THE Zimbabwe National Water Authority (Zinwa) is embroiled in a million dollar scandal after its board commercialization committee chairman Mr Garikai Musikavanhu issued desilting licences to 14 companies without board approval.
The licences were also disowned by the parastatal’s acting chief executive officer Engineer Bongile Ndiweni, who is said to have issued Zinwa bank account details to the 14 companies to deposit the money, only to somersault when things came to a head.
The scandal has seen the dramatic suspension of the company’s commercial director Mr Mike Jasi who is set to appear before a disciplinary committee chaired by retired judge, Justice Moses Chinhengo.
Zinwa board chair Mr Michael Ndoro has also resigned under unclear circumstances.
Mr Jasi, details show, could have been suspended because the desiltation programme was under his department.
Questions are abound why action has not been taken against Mr Musikavanhu and Eng Ndiweni who were both involved in the licence scandal.
Approached for comment, Mr Musikavanhu declined to discuss the matter saying the Minister of Environment, Water and Climate was handling the issue.
Environment, Water and Climate Minister Cde Oppah Muchinguri confirmed receiving reports of the scandal, saying the board was investigating the matter.
She said Cabinet issued a directive to stop the desiltation programme.
“I haven’t received the report from the board which is investigating the matter. I can comment further after that,” said the Minister.
According to a letter dated July 22, 2015, Eng Ndiweni wrote to one of the affected companies – Angel Mining – announcing the suspension of the desilting programme saying the licences were invalid.
The companies had each coughed up US$5 000 application fees and US$30 000 per 30km block in annual licence fees, resulting in some paying up to $120 000 as they secured four blocks.
Eng Ndiweni wrote: “As reiterated in the previous communication, the desiltation licence in your possession was issued irregularly and the issuing person had no authority at law to grant any licence.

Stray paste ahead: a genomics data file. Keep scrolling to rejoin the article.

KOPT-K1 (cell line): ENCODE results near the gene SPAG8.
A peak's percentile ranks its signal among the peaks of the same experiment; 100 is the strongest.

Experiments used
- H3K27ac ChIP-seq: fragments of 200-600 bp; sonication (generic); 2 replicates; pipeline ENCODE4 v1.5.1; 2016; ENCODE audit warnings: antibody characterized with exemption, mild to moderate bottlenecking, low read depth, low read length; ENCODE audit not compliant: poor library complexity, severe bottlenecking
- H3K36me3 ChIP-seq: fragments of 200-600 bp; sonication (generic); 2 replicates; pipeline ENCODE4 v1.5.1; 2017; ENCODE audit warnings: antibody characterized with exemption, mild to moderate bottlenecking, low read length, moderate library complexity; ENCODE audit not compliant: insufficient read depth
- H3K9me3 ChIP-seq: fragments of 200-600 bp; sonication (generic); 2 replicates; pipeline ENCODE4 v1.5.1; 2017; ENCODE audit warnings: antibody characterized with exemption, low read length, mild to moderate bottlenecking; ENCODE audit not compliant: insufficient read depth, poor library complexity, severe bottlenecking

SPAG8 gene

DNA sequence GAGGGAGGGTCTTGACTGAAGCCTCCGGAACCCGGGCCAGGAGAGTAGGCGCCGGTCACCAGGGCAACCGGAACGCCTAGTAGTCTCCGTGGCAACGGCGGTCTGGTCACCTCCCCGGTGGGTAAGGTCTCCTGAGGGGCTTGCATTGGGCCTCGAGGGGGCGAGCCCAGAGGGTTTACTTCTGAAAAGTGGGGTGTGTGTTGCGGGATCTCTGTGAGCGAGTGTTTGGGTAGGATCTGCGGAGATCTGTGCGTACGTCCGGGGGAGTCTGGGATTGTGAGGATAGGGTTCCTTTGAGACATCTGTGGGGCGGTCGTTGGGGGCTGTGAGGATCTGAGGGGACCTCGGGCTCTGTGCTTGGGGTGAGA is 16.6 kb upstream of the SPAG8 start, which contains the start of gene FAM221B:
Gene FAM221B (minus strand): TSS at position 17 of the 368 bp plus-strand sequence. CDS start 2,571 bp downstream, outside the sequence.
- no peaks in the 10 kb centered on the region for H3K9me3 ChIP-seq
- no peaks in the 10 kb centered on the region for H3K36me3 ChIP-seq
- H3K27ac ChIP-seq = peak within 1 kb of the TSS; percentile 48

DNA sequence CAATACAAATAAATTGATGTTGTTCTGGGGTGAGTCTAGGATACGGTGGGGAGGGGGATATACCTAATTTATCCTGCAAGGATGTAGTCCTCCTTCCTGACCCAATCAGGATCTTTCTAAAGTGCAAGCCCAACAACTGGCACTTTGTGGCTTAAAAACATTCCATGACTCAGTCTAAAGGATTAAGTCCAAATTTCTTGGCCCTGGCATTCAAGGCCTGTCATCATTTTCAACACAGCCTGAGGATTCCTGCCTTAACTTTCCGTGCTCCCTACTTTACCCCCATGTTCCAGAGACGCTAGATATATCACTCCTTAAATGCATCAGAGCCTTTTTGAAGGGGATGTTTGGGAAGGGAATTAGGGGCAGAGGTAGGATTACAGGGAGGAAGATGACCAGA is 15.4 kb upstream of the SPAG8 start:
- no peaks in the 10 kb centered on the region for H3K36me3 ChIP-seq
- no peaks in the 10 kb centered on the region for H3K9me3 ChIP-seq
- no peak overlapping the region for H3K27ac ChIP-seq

“We advise that it is not within the confines of the law hence it is an illegal document.
“The irregular licence was purported to be issued in terms of Section 5 of the Zinwa Act Chapter 20:25. The said Section 5 does not provide for issuance of any desilting licences neither does it authorise Mr Musikavanhu in his capacity as a non-executive director to sign and issue any licence as he did.”
She further claimed that the board and the Ministry of Environment, Water and Climate did not approve the process.
However, Eng Ndiweni contradicts herself in another document signed on April 15, 2015, which was addressed to Mr Musikavanhu as the chairman of the commercialisation committee in which she sought authority to use desilting licence fees to drill boreholes in rural communities.
This puts to question why on July 22, 2015, Eng Ndiweni said the board did not approve issuing of licences yet on April 15, 2015 she requested to raid money raised through desilting licences because the Water Fund coffers were dry.
Her April 15, 2015 letter reads: “The Ministry of Environment, Water and Climate requested Zinwa to urgently address water challenges besetting the rural communities in some districts through drilling of boreholes and equipping them with hand pumps.
“The whole exercise is supposed to be funded from the Water Fund. Since the fund currently does not have funds, your approval is therefore being sought to utilise the money paid for desilting licences to enable us to carry out the works without delays.
“We will reimburse the Water Fund through withholding the water fund money paid by bulk water suppliers from the US$3 charge.”
In response, Zinwa spokesperson Mrs Marjorie Munyonga confirmed the licence fees scam but was quick to point out that the Ministry of Environment, Water and Climate was handling the matter.
She said: “The issuing person was a non-executive director of the board and had no authority at law and by any board resolution to issue and sign any de-silting licences hence the irregularity.
“ Despite a standing board resolution, he went on to issue eleven (11) desilting licences to various companies including Angel Hill Mining. This was done without the knowledge of other board members and Zinwa management and only came to light after the illegal operations had already begun and these were reported to us by concerned stakeholders.
“With regards the fate of the said board member’s irregularity, please refer to the Ministry of Environment, Water and Climate.”
She also accused the desilting companies of engaging in illegal gold mining along river beds which was banned by Statutory Instrument 92 of 2014.
“Further to that, those who were in possession of the illegal licences were carrying out illegal mining activities as opposed to desilting and the illegal licences did not sanction them to carry out mining operations,” said Mr Munyonga.
But the Zimbabwe Explorers Small Scale Miners Association chairman Mr Edzai Kufandayedza refuted the allegations saying Zinwa had approved the desiltation programme which had created about 30 000 jobs.
He explained that the desilting process “had nothing to do with alluvial gold mining but the project has helped remove sand from rivers”.
“When we started desilting, Zinwa had no money to pay companies, so it was agreed that we were to clean up the sand and whatever mineral we get, it was ours. In other words, Zinwa said we were to pay ourselves,” said Mr Kufandayedza.-Sunday Mail